COVID-19: Review outlines Selenium supplementation action plan

By Nikki Hancocks

- Last updated on GMT

getty | chakakorn lotongkum
getty | chakakorn lotongkum

Related tags Selenium COVID-19

Selenium (Se) deficiency has a 'striking' yet overlooked link with COVID-19 severity, researchers have argued in a review which outlines a supplementation action plan.

SARS-CoV-2 is an RNA (Ribonucleic acid) virus responsible for the COVID-19 pandemic that has claimed more than 900,000 lives worldwide thus far​, the majority of which are elderly and/or obese. 

Selenium and RNA viral infections have drawn the attention of several scientific teams in the world and a recent research review, published in Frontiers in Nutrition, ​researchers conclude that Se deficiency promotes mutations, replication and virulence of RNA viruses, and presents a rationale for Se use at different stages of COVID-19.

Review co-author and paediatrician Dr Laurent Hiffler told NutraIngredients: "Selenium has been overlooked but may have a significant place in COVID-19 spectrum management, particularly in vulnerable elderly, and might represent a game changer in the global response to COVID-19.

"Pending the development of an effective vaccine, while faced with the deadly COVID-19 pandemic and especially the unprecedented pressure it exerts on the health care systems, the potential use and effectiveness (or not) of sodium selenite must be urgently tested and documented in outpatient as well as inpatient settings.

"Similarly, as some countries enter the post-confinement era and might be facing a threatening second wave, implementing a preventive Se supplementation, especially in the elderly and the obese represent a sound, safe and feasible strategy."

The review notes a recent publication by Zhang et al​ which highlights a strong link between selenium and COVID-19. Hiffler says this study presents a 'striking' link between population Se status in various Chinese cities and COVID-19 recovery rates.

The review states: "The lower the Se status in a population, the lower the recovery rate from COVID-19. Although this study does not prove causality, data are in the same line as other previously mentioned studies on RNA viruses and Se.

"However, one notable point in their results was that in the city of Enshi, which has one the highest Se intakes in the world, the recovery rate from COVID-19 was almost triple the average for the rest of the cities in Hubei Province, including Wuhan. This strongly suggests that the Se effect is not only of importance in Se deficient populations, but that having a higher than normal Se status may offer a protective benefit against the detrimental effects of the viral infection. "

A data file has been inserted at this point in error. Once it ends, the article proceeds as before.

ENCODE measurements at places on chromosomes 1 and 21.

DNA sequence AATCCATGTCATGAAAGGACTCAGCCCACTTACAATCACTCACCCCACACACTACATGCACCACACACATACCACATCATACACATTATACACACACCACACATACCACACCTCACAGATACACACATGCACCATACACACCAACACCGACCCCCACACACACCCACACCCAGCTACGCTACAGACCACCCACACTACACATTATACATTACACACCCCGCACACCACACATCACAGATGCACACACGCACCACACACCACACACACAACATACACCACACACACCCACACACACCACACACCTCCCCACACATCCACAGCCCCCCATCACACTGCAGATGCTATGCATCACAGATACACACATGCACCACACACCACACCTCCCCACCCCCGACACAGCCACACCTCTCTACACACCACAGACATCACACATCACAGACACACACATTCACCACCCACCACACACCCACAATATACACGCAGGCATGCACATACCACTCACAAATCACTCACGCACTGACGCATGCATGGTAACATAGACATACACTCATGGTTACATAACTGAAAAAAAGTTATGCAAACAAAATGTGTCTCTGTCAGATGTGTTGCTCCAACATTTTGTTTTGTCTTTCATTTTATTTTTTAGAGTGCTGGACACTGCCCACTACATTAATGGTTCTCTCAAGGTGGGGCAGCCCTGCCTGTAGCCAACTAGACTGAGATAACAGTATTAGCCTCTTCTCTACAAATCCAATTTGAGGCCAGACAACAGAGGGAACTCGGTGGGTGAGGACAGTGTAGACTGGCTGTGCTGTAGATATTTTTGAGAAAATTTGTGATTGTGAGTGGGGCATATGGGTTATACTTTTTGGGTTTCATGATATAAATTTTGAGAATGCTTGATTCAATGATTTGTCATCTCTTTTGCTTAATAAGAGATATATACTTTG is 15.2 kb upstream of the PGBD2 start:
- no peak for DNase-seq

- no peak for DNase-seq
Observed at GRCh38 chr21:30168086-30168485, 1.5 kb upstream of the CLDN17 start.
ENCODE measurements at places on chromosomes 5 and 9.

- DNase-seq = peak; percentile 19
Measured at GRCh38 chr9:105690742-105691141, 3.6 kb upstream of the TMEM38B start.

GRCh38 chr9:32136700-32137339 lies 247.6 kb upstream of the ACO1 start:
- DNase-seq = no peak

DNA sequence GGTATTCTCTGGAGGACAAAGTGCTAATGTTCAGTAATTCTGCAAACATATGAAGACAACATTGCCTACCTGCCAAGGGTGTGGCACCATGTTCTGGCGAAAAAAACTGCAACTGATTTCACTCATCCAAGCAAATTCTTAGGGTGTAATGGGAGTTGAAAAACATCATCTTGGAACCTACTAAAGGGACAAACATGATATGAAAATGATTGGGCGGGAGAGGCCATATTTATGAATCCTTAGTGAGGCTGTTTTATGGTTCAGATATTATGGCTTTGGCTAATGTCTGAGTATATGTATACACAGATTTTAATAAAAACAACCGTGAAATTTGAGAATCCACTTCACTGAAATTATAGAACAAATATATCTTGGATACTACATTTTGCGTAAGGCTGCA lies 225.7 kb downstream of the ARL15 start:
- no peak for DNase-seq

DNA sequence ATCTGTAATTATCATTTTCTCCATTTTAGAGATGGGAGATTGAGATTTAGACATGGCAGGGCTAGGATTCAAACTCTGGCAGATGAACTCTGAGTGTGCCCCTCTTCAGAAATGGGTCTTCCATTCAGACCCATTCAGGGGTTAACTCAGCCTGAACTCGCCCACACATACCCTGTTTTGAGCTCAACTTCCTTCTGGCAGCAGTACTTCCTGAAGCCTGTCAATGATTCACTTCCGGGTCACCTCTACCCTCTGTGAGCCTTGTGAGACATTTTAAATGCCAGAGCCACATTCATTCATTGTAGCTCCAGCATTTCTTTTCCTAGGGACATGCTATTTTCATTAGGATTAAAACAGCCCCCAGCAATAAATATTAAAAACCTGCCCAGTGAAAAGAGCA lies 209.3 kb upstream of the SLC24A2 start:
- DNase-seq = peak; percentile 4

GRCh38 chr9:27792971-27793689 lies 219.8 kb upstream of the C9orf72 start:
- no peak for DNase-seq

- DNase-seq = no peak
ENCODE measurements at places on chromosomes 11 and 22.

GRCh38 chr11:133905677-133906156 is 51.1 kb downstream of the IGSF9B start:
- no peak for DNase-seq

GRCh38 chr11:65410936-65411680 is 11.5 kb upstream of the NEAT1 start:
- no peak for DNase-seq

A few weeks after that study, Moghaddam et al​ in Germany, re-affirmed this link in clinical practice with low selenium status and COVID-19 outcome. Very low serum Se status was present in 44.4% of their patients. Sixty five percent of the deceased had low Se vs. 39% in those who survived. The lowest serum Se were strongly associated with mortality.

Mechanism of action

The review's authors suggest Se might be beneficial via restoration of host antioxidant capacity, reduction of apoptosis and endothelial cell damages as well as platelet aggregation.

The report states: "Its antioxidant effect would probably be most beneficial as prevention before one gets infected or at the very early stage before severe oxidative stress has arisen like in advanced severe COVID-19.

"In addition, Se plays a major role through its inhibitory effect on NFκB signaling, which acts as a central mediator of immune and inflammatory responses notably the pro-inflammatory molecules involved in life-threatening cytokine storm in COVID-19. Furthermore, Se protects endothelial cells function and may play a role in SARS-CoV-2 induced endotheliitis​. Moreover, its antithrombotic properties are also recognised​."

Action Plan

The review's suggested supplementation action involves three elements: prevention, documentation, and treatment.

They suggest supplementing populations at risk of developing severe COVID-19 before they become infected, prioritising the elderly with co-morbidities and the obese, with 200 mcg Se supplementation daily for three weeks followed by a maintenance dose of ≤ 200 mcg throughout the active circulation of SARS-Cov-2.

They also suggest documentation of serum Se status whenever possible in hospitalised COVID-19 patients and treatment (Th) of symptomatic patients with systematic addition of Se upon hospital admission as soon as possible at the earliest stage before the deadly cytokine storm arises.

Source: Frontiers in Nutrition

Hiffler L and Rakotoambinina B

"Selenium and RNA Virus Interactions: Potential Implications for SARS-CoV-2 Infection (COVID-19)"

doi: 10.3389/fnut.2020.00164

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